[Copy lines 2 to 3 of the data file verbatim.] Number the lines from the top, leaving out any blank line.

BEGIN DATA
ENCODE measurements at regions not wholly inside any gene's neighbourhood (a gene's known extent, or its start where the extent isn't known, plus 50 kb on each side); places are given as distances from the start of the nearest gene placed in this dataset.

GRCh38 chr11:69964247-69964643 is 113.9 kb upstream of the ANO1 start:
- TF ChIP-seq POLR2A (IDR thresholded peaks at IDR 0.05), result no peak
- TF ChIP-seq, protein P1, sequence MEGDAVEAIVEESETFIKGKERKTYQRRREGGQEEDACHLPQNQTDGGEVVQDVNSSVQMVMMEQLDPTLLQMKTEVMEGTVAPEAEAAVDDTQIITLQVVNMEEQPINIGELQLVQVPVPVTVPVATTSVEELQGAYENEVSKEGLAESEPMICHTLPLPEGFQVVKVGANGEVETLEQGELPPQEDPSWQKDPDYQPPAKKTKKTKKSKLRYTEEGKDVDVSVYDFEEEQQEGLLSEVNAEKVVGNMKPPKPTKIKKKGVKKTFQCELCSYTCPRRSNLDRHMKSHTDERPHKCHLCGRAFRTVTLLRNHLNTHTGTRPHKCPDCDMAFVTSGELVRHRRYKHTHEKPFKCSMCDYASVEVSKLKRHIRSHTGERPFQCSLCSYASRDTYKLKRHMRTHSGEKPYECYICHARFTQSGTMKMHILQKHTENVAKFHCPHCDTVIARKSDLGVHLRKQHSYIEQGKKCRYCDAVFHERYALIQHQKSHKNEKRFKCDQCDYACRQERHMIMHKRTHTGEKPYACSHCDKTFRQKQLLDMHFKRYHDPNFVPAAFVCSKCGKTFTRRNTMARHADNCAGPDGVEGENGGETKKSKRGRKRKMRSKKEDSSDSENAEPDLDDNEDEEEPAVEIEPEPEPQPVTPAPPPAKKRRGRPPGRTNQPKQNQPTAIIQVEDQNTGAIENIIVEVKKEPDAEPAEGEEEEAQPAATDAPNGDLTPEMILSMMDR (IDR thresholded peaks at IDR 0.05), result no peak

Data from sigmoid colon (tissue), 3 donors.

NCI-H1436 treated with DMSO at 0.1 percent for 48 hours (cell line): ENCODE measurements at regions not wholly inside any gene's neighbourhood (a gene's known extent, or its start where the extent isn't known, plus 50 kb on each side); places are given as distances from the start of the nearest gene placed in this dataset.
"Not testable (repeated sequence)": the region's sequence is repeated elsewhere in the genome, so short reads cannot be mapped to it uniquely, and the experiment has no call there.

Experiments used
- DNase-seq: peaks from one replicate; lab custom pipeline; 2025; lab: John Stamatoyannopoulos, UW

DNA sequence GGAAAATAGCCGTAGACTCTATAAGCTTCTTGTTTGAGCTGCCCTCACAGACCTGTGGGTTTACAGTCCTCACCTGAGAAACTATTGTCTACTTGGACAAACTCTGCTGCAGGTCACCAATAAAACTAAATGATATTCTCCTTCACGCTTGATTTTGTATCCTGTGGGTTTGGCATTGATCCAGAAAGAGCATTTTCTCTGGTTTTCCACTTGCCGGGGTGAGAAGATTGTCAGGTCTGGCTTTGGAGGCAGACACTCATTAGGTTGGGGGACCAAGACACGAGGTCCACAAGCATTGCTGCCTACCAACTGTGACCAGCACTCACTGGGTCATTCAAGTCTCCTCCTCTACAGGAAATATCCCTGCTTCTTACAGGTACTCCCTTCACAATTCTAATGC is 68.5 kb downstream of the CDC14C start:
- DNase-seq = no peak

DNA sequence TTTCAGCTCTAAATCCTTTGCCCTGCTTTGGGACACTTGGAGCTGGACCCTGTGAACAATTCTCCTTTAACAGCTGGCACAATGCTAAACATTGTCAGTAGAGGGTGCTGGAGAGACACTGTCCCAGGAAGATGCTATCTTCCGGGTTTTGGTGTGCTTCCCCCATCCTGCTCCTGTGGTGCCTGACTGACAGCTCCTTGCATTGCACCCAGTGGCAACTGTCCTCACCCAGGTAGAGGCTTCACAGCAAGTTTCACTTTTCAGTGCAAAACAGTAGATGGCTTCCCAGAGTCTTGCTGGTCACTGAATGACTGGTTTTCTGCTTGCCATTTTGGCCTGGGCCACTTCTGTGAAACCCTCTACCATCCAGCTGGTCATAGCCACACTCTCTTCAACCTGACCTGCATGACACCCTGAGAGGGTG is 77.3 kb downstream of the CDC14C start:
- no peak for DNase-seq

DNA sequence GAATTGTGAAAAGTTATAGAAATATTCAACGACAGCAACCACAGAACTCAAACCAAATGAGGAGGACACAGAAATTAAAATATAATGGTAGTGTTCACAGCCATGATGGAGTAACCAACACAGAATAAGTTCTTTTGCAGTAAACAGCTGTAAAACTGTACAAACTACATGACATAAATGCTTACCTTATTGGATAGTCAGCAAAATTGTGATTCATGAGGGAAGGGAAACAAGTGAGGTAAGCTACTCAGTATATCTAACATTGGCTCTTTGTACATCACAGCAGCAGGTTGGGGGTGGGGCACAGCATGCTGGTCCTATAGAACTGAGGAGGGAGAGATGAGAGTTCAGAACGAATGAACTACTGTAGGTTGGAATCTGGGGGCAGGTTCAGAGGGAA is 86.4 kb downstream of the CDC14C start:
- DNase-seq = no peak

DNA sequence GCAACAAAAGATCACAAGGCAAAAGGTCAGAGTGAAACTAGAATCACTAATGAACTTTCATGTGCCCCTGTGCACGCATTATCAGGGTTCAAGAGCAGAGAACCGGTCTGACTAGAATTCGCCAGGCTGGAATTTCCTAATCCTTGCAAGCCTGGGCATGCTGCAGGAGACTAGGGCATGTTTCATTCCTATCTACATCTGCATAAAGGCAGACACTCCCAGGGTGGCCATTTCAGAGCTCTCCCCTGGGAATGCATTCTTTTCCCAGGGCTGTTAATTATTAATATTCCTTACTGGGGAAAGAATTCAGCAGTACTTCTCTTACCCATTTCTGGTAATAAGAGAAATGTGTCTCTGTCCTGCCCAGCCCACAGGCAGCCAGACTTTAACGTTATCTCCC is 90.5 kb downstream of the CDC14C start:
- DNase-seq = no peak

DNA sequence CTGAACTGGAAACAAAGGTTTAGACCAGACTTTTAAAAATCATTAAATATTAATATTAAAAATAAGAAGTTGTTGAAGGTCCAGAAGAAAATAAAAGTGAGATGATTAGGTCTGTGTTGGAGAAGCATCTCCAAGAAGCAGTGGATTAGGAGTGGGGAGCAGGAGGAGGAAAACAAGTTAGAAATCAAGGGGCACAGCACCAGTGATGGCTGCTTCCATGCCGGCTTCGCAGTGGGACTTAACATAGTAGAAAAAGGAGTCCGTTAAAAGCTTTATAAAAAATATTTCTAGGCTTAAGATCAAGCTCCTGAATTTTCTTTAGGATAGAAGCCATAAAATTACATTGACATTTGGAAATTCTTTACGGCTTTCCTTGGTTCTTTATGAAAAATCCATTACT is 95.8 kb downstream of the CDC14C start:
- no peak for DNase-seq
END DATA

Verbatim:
GRCh38 chr11:69964247-69964643 is 113.9 kb upstream of the ANO1 start:
- TF ChIP-seq POLR2A (IDR thresholded peaks at IDR 0.05), result no peak